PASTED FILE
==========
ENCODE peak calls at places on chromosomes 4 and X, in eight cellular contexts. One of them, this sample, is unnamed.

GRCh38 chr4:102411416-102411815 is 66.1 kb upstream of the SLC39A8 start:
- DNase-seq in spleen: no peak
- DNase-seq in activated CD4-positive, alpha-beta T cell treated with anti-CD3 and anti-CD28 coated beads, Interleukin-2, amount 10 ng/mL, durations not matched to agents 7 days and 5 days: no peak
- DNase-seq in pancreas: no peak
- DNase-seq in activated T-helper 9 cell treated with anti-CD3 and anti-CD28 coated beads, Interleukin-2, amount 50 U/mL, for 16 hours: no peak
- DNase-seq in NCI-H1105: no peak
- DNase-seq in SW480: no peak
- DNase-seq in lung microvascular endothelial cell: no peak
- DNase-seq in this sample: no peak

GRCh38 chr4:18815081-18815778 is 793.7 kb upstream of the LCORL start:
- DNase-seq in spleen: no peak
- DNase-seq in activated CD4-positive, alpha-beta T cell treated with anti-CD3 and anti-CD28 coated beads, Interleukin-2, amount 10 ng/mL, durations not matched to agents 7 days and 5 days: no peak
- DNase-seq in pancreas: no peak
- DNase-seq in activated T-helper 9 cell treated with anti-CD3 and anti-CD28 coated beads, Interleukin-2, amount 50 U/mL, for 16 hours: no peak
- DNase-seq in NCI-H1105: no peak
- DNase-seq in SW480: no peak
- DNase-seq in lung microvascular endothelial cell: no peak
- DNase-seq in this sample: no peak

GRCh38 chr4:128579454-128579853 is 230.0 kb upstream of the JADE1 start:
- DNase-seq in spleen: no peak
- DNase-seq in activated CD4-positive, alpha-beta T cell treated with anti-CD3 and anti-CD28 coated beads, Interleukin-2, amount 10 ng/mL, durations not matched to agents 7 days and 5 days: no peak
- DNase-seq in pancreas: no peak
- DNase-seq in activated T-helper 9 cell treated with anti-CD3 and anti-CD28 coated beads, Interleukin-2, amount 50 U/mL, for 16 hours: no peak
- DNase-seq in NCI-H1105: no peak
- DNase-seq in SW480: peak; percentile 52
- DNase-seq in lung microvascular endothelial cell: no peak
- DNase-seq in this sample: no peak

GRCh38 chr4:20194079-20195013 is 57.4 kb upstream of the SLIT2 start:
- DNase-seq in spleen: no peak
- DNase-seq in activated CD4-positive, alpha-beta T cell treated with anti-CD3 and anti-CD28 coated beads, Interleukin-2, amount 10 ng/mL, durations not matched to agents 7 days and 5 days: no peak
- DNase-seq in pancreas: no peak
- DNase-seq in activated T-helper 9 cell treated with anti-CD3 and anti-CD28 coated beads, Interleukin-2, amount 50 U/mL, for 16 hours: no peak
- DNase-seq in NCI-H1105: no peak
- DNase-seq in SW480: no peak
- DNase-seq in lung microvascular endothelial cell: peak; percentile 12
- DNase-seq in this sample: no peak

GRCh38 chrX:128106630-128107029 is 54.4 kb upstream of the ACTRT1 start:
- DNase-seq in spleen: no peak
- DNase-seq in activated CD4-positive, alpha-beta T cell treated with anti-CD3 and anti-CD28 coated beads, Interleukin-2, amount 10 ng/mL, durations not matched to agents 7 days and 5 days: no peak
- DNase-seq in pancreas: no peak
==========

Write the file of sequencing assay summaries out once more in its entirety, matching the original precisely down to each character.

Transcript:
ENCODE peak calls at places on chromosomes 4 and X, in eight cellular contexts. One of them, this sample, is unnamed.

GRCh38 chr4:102411416-102411815 is 66.1 kb upstream of the SLC39A8 start:
- DNase-seq in spleen: no peak
- DNase-seq in activated CD4-positive, alpha-beta T cell treated with anti-CD3 and anti-CD28 coated beads, Interleukin-2, amount 10 ng/mL, durations not matched to agents 7 days and 5 days: no peak
- DNase-seq in pancreas: no peak
- DNase-seq in activated T-helper 9 cell treated with anti-CD3 and anti-CD28 coated beads, Interleukin-2, amount 50 U/mL, for 16 hours: no peak
- DNase-seq in NCI-H1105: no peak
- DNase-seq in SW480: no peak
- DNase-seq in lung microvascular endothelial cell: no peak
- DNase-seq in this sample: no peak

GRCh38 chr4:18815081-18815778 is 793.7 kb upstream of the LCORL start:
- DNase-seq in spleen: no peak
- DNase-seq in activated CD4-positive, alpha-beta T cell treated with anti-CD3 and anti-CD28 coated beads, Interleukin-2, amount 10 ng/mL, durations not matched to agents 7 days and 5 days: no peak
- DNase-seq in pancreas: no peak
- DNase-seq in activated T-helper 9 cell treated with anti-CD3 and anti-CD28 coated beads, Interleukin-2, amount 50 U/mL, for 16 hours: no peak
- DNase-seq in NCI-H1105: no peak
- DNase-seq in SW480: no peak
- DNase-seq in lung microvascular endothelial cell: no peak
- DNase-seq in this sample: no peak

GRCh38 chr4:128579454-128579853 is 230.0 kb upstream of the JADE1 start:
- DNase-seq in spleen: no peak
- DNase-seq in activated CD4-positive, alpha-beta T cell treated with anti-CD3 and anti-CD28 coated beads, Interleukin-2, amount 10 ng/mL, durations not matched to agents 7 days and 5 days: no peak
- DNase-seq in pancreas: no peak
- DNase-seq in activated T-helper 9 cell treated with anti-CD3 and anti-CD28 coated beads, Interleukin-2, amount 50 U/mL, for 16 hours: no peak
- DNase-seq in NCI-H1105: no peak
- DNase-seq in SW480: peak; percentile 52
- DNase-seq in lung microvascular endothelial cell: no peak
- DNase-seq in this sample: no peak

GRCh38 chr4:20194079-20195013 is 57.4 kb upstream of the SLIT2 start:
- DNase-seq in spleen: no peak
- DNase-seq in activated CD4-positive, alpha-beta T cell treated with anti-CD3 and anti-CD28 coated beads, Interleukin-2, amount 10 ng/mL, durations not matched to agents 7 days and 5 days: no peak
- DNase-seq in pancreas: no peak
- DNase-seq in activated T-helper 9 cell treated with anti-CD3 and anti-CD28 coated beads, Interleukin-2, amount 50 U/mL, for 16 hours: no peak
- DNase-seq in NCI-H1105: no peak
- DNase-seq in SW480: no peak
- DNase-seq in lung microvascular endothelial cell: peak; percentile 12
- DNase-seq in this sample: no peak

GRCh38 chrX:128106630-128107029 is 54.4 kb upstream of the ACTRT1 start:
- DNase-seq in spleen: no peak
- DNase-seq in activated CD4-positive, alpha-beta T cell treated with anti-CD3 and anti-CD28 coated beads, Interleukin-2, amount 10 ng/mL, durations not matched to agents 7 days and 5 days: no peak
- DNase-seq in pancreas: no peak